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Encyclopedia > Spasmodic poets

The term "spasmodic," certainly with some derogatory as well as humorous intention, was applied by William Edmonstoune Aytoun to a group of British poets of the Victorian era. The epithet itself is attributed to Thomas Carlyle to Lord Byron. Spasmodic poets include, possibly with justice, George Gilfillan, the friend and inspiration of William McGonagall. Gilfillan worked for 30 years on a long poem, but he is best known for his encouragement of the young Spasmodics in his literary reviews written under the pseudonym Apollodorus. Others associated were Sydney Thompson Dobell, Philip James Bailey, John Stanyan Bigg (1826–1865), Alexander Smith, and possibly Gerald Massey. The term "spasmodic" has also been applied by contemporary reviewers to Elizabeth Barrett Browning's Aurora Leigh, Tennyson's Maud, and the poetry of Arthur Hugh Clough, though these poets are not generally included in the Spasmodic school by modern literary critics. Spasmodic poetry was extremely popular from the late-1840s through the 1850s when it abruptly fell out of fashion. Aytoun's parodic Firmilian: A Spasmodic Tragedy (1854) is credited with getting the verse of the Spasmodic school laughed down as bombast. A word or phrase is pejorative if it expresses contempt or disapproval. ... William Edmonstoune Aytoun (June 21, 1813 - 1865) was a Scottish poet, humorist and writer. ... Queen Victoria (shown here on the morning of her Accession to the Throne, June 20, 1837) gave her name to the historic era. ... Thomas Carlyle, Scottish essayist and historian. ... Lord Byron, English poet Lord Byron (1803), as painted by Elisabeth Vigee-Lebrun George Gordon Byron, 6th Baron Byron, (January 22, 1788 – April 19, 1824) was the most widely read English language poet of his day. ... George Gilfillan (January 30, 1813 - August 13, 1878), a Scottish author. ... William Topaz McGonagall (1825–September 29, 1902) was a weaver, actor, and poet. ... Sydney Thompson Dobell (April 5, 1824 - August 22, 1874), English poet and critic, was born at Cranbrook, Kent. ... Philip James Bailey (1816—1902), English poet, author of Festus, was born at Nottingham on April 22 1816. ... John Stanyan Bigg (1828 - 1865) was an English poet, one of the so-called Spasmodic School. ... Alexander Smith (31 December 1830_ 5 January 1867) was a Scottish poet, and labelled as one of the Spasmodic School. ... Gerald Massey (May 29, 1828 - October 29, 1907), English poet, was born near Tring, Hertfordshire. ... 1854 was a common year starting on Sunday (see link for calendar). ...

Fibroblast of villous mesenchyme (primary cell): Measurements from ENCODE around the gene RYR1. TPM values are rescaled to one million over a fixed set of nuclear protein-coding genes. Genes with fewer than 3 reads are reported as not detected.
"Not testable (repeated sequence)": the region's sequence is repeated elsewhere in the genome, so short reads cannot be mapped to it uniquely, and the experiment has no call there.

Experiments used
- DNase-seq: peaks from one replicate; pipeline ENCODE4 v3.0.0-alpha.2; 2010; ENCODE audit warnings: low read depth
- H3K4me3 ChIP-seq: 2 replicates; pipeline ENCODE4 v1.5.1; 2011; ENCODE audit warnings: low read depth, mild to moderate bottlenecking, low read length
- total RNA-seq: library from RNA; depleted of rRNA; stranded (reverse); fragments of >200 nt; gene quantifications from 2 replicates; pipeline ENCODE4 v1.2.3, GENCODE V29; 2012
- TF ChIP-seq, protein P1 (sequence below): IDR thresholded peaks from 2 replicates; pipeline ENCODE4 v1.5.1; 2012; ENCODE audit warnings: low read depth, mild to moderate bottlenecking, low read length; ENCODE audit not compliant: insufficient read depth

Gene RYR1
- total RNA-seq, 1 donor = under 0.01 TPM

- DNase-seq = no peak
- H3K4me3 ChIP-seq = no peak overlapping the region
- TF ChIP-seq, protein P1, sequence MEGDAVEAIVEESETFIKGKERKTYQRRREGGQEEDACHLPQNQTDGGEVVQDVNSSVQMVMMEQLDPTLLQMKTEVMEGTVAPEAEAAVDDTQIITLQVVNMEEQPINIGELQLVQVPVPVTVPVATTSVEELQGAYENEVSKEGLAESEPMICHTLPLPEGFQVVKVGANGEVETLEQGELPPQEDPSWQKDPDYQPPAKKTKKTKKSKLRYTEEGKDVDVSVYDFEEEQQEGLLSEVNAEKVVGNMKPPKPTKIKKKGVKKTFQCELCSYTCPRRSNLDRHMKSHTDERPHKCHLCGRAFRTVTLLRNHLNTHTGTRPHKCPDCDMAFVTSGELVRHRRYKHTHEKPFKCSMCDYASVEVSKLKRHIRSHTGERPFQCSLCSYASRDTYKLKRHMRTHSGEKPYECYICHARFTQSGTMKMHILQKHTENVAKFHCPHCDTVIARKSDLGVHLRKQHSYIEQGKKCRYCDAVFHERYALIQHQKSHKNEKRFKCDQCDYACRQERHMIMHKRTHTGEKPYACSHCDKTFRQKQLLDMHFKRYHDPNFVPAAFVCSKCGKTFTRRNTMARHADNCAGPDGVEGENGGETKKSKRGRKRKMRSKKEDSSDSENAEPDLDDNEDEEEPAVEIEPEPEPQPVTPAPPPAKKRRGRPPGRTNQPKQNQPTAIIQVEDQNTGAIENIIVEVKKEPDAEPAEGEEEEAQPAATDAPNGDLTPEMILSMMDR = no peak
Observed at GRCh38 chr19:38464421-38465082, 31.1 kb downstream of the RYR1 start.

Spasmodic poetry often took the form of verse drama, the protagonist of which was often a poet. It was characterized by a number of features including lengthy introspective soliloquies by the protagonist, which led to the charge that the poetry was egotistical.



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